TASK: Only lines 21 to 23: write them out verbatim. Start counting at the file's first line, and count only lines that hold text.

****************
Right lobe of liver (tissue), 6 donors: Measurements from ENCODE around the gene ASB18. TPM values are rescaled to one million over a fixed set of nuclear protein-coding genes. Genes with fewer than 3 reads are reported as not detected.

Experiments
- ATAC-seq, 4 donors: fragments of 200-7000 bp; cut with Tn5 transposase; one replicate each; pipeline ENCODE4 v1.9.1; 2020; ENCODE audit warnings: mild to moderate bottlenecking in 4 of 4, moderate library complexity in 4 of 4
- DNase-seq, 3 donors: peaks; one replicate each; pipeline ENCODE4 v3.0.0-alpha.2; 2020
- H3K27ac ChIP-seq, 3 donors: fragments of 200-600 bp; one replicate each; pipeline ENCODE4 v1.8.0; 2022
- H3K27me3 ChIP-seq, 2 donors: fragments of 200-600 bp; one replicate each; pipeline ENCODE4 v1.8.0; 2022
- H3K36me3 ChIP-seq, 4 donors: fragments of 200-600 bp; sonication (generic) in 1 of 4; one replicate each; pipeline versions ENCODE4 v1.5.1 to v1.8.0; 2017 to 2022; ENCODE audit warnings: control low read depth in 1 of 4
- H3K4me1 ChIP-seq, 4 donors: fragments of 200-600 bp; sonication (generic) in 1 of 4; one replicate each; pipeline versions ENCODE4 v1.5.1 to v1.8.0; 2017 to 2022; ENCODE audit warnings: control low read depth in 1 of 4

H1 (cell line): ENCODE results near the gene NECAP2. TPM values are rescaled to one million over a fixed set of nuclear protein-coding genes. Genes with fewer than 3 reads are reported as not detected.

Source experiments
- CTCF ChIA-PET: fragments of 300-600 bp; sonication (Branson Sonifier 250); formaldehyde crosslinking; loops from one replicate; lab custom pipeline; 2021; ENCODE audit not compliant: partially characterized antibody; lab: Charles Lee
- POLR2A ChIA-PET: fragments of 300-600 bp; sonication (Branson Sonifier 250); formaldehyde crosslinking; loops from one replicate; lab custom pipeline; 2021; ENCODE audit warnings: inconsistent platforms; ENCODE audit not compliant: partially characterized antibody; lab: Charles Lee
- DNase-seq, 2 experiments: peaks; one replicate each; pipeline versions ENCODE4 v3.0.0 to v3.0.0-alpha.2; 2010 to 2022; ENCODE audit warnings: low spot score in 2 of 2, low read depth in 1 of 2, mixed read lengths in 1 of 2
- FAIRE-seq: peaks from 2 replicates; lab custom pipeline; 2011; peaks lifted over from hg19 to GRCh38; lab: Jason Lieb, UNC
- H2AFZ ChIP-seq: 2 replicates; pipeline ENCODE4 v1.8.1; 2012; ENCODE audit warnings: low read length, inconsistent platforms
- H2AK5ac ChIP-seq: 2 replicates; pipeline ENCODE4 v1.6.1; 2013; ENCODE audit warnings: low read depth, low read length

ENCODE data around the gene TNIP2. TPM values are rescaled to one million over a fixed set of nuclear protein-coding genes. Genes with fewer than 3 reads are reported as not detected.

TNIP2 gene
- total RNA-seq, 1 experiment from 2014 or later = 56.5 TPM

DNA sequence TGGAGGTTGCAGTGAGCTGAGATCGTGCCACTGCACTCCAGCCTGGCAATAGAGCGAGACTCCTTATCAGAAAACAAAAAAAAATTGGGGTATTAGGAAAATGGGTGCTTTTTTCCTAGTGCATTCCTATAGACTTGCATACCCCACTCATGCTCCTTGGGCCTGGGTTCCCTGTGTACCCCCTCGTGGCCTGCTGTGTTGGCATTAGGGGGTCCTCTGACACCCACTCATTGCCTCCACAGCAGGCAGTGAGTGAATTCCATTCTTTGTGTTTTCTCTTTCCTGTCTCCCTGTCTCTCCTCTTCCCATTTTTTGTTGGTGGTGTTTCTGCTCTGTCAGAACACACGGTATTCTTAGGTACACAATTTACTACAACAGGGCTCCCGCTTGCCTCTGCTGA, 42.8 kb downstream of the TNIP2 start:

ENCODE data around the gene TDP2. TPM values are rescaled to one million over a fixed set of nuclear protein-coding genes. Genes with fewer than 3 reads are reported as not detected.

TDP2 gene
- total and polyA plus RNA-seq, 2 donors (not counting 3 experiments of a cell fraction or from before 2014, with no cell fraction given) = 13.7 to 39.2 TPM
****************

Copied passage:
ENCODE data around the gene TDP2. TPM values are rescaled to one million over a fixed set of nuclear protein-coding genes. Genes with fewer than 3 reads are reported as not detected.

TDP2 gene
- total and polyA plus RNA-seq, 2 donors (not counting 3 experiments of a cell fraction or from before 2014, with no cell fraction given) = 13.7 to 39.2 TPM